I’ve been reading a few threads in various forums where most people have had few to no problems developing VB6 apps or running them in Windows 10.  I’ve seen at least one VB6 developer that claims they’re OCX laden application has issues when loading.  They say that some of the controls simply fail to load at runtime.  Funny enough, it happens only on 32 bit Windows and 64 bit Windows 10 works fine.  They gave no information if these were new installs or legacy upgrades.

Another developer claims to have problems installing VB6 Service Pack 6 on Windows 10.  They tracked it down to two Registry keys not being written.  This website gives a process to install VB6 in Windows 10.  The fact there is now a procedure to install an old app on a new operating system should be pause for concern.

The only way to get hold of VB6 is to have a MSDN subscription.  The subscription is $500 so that doesn’t seem like a huge burden.  But then again, remember that Microsoft is not supporting VB6 though the VB6 runtime is shipped with Windows 10.

There are a boatload of VB6 applications still out there so I think support for VB6 will be around for a long time.  In April, 2014 an InfoQ article  stated there were hundreds of VB6 developer positions listed on Dice and Monster.  VB6 officially went out of support in 2008 so good luck finding entry level and even junior developers to fill those spots – no one is learning VB6 any more.  One of my old clients has had a revolving door of VB6 developers for several years now and it’s getting harder and harder to find competent VB6 developers, and developers that wish to work with it.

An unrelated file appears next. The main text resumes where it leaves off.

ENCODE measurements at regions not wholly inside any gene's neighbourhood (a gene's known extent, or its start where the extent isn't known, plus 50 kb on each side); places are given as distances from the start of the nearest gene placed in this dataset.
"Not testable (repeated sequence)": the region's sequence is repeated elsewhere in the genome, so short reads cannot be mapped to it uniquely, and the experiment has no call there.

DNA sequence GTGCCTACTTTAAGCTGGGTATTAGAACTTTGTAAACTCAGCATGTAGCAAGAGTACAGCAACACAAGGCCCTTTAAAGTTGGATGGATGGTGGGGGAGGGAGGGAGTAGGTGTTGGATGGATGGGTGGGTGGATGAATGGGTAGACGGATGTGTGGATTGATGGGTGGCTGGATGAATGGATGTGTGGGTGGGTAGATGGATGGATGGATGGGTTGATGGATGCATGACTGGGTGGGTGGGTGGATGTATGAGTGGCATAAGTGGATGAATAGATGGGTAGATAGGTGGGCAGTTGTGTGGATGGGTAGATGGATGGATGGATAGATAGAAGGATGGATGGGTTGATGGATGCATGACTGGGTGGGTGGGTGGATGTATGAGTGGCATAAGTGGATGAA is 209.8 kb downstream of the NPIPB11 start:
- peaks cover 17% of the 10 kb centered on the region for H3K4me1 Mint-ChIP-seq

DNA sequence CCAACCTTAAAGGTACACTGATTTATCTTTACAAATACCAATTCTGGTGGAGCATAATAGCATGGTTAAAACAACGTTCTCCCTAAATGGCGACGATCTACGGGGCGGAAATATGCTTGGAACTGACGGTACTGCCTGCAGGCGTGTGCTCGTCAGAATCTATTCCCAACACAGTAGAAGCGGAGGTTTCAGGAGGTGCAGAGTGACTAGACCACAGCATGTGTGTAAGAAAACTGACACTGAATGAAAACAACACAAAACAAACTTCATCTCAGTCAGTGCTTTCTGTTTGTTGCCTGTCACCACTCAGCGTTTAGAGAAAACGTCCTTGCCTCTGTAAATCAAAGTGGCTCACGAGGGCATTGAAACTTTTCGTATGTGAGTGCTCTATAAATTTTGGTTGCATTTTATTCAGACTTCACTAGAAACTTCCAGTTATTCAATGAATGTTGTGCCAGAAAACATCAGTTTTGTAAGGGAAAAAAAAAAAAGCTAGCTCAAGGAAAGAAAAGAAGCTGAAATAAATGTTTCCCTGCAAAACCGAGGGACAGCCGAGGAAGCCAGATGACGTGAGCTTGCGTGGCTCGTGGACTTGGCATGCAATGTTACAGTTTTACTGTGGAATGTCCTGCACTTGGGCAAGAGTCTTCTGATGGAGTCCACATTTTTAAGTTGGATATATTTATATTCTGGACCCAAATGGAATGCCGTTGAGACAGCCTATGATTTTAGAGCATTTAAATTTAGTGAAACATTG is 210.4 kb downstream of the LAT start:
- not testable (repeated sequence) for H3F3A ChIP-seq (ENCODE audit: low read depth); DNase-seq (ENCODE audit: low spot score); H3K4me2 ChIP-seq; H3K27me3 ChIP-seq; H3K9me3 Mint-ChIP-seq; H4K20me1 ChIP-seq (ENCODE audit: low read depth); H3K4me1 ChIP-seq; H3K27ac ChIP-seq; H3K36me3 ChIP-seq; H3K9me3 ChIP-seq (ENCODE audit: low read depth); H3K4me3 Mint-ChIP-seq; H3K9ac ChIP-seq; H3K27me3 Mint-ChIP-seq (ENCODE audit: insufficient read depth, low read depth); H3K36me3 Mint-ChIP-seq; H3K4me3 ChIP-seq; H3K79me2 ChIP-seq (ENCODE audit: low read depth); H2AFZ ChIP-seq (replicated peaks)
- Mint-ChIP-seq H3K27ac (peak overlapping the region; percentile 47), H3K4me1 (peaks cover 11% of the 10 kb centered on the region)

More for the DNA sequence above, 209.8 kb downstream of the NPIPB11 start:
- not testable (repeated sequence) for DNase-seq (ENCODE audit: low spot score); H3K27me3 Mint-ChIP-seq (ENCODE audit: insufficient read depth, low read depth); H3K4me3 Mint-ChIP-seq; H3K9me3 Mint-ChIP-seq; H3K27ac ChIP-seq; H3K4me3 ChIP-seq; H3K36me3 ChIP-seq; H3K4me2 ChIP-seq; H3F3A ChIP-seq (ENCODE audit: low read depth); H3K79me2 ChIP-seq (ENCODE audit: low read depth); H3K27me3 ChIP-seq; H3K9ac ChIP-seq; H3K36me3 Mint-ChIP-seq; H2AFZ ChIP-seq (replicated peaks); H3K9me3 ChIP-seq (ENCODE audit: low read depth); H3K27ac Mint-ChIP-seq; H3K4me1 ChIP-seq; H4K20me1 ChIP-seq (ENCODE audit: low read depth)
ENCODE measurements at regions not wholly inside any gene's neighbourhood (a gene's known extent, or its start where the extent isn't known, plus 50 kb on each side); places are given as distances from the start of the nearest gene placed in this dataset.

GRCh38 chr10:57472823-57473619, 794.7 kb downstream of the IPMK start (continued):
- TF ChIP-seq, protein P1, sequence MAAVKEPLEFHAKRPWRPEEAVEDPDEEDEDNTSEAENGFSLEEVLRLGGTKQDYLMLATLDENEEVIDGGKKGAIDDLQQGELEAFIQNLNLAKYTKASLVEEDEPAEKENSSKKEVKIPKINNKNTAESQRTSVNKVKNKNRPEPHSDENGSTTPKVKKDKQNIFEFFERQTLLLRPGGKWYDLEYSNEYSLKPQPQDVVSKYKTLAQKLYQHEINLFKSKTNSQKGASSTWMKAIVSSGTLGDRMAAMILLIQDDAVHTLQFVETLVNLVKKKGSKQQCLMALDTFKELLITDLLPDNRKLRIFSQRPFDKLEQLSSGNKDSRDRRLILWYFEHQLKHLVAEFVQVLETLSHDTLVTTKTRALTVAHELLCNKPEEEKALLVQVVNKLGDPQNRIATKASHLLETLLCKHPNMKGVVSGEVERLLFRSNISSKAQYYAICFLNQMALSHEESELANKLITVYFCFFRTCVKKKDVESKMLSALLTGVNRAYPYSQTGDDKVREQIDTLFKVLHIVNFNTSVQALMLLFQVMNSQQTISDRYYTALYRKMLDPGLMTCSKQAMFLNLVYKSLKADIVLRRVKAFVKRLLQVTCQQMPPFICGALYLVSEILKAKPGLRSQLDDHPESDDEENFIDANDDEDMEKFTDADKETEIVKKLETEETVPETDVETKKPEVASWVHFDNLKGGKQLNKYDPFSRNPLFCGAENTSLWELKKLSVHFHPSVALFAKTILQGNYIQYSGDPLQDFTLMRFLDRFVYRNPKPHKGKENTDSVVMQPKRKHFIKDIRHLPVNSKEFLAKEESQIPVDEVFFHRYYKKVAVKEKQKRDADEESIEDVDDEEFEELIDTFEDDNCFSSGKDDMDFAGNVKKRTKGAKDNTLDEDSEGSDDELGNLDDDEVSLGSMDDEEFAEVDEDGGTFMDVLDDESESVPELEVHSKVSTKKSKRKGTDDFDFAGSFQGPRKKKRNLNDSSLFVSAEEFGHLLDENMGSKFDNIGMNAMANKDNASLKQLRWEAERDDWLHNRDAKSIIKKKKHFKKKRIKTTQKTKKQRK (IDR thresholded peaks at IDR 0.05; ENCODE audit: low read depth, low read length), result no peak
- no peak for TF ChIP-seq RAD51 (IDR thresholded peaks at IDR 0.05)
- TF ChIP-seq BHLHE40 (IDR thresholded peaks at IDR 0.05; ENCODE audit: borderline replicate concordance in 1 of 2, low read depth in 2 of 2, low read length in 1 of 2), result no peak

As a Xojo consultant we’ve converted quite a few VB6 apps.  Well, convert is a strong word, really it’s a rewrite.  Despite both using a BASIC-like language, the two languages are diverging rapidly (not that they were ever really all that close to begin with).  Many issues that we spent a lot of time working around in VB6 just don’t happen in Xojo.  In our experience entire modules and classes just disappear because we don’t need them in Xojo.

Xojo is updated several times a year while VB6 isn’t.  Xojo is about ready to release a new version that creates 64 bit versions of Mac OS X, Windows, Linux for desktop, console, and web apps.  iOS will also be 32 bit and 64 bit.  VB6 is stuck building only 32 bit Windows apps.

Is Xojo a perfect alternative for VB6?  No.  It is not perfect for every application.  Because its strength is really cross platform applications there are compromises all over the place.  If you look at Mac and Linux applications they just don’t have the complex controls that Windows does.  For some this is a deal breaker because their application demands it.  However, if you want a Mac OS X or Linux version of your application you’ll want to redesign the UI anyway.

Ten years ago our clients came to us for Windows apps first and if we could do a Mac version for the graphics geek that was great.  Now, they come to us for Mac apps first and if we can do a Windows version for the accountant in the corner that’s great.  Xojo does web apps now and that’s become an increasingly larger portion of our business and VB6 just doesn’t compete in that area.